Friday, January 10, 2020

Voyager, Season 6: Life Line, Season 6
"Life Line"
Airdate: May 10, 2000
141 of 168 produced
142 of 168 aired


When a two-way line of communication is established between the Pathfinder project and Voyager, the Doctor requests to be sent to the Alpha Quadrant in order to treat his creator for a terminal condition.

 It's two, two, TWO Doctors for the price of one!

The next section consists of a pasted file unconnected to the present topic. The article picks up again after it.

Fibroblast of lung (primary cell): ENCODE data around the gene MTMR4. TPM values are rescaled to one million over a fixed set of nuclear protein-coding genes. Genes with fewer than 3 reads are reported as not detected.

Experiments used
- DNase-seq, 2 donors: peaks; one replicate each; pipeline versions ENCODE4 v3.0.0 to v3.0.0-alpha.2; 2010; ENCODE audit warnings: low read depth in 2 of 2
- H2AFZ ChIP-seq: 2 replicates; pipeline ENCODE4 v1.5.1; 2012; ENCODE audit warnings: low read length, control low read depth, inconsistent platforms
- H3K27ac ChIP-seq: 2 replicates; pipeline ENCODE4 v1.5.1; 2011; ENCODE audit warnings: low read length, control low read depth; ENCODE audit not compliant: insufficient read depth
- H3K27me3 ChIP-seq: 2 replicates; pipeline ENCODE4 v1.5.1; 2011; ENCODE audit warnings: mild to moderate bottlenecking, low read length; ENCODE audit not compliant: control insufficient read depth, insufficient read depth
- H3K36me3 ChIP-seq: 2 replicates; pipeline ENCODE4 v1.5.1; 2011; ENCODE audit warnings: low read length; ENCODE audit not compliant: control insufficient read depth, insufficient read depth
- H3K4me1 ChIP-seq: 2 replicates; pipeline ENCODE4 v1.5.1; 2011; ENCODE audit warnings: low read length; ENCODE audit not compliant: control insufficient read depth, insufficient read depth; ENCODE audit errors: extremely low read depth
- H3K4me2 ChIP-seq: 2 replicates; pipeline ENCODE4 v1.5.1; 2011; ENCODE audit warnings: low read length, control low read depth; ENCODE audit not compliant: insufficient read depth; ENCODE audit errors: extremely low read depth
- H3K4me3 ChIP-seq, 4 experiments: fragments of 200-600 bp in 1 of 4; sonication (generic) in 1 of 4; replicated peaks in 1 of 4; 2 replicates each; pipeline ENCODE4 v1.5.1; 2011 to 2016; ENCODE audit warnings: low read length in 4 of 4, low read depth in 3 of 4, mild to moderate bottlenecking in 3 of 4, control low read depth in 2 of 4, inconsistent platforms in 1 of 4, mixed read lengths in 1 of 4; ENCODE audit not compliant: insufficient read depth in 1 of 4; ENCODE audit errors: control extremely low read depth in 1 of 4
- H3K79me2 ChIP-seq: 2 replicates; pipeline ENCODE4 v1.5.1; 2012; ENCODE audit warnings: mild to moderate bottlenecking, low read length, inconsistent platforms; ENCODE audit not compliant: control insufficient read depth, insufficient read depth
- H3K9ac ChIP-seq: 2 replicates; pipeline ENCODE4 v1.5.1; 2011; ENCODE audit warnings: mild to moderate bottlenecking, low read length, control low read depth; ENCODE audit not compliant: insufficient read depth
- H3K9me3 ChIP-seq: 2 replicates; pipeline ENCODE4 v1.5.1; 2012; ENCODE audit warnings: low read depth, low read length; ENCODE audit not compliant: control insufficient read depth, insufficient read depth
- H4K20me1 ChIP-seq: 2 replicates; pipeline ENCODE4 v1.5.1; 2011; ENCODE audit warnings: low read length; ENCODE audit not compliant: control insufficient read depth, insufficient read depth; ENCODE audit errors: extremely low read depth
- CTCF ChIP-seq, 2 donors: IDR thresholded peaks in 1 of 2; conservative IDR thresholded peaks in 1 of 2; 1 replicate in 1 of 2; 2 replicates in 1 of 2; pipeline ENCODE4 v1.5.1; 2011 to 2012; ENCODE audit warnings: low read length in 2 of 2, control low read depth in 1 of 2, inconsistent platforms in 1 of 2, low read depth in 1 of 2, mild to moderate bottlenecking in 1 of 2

Matthew: Bringing back fan favorites from an older show always runs the risk of seeming like pandering or "fan service" as the kids say these days. Writers and show runners should always be asking: Does this story need to exist? Does it accomplish anything besides making fans think "Hey, I recognize that!" Star Trek has, to this point, been pretty good at answering both of those questions in the affirmative. Roddenberry famously (and wisely) prohibited Vulcans from being portrayed on TNG (Dr. Selar notwithstanding) for several seasons.  But things are going to change. I won't argue that this episode marks some sort of turning point, but it definitely skirts the line on these questions. "Pathfinder" most certainly accomplished something outside of making fans happy to see Barclay - it introduced the means by which Voyager would communicate with and eventually return home to the Alpha quadrant. This episode seems to try to hang its hat on emotional development for the Doctor... but was it necessary development? The emotional weight is carried mainly by the Doctor pleading with Janeway to allow him to use a month's worth of transmission bandwidth. I didn't really buy her acquiescence. It might have been helped by the Doctor ever having mentioned his parentage in the past.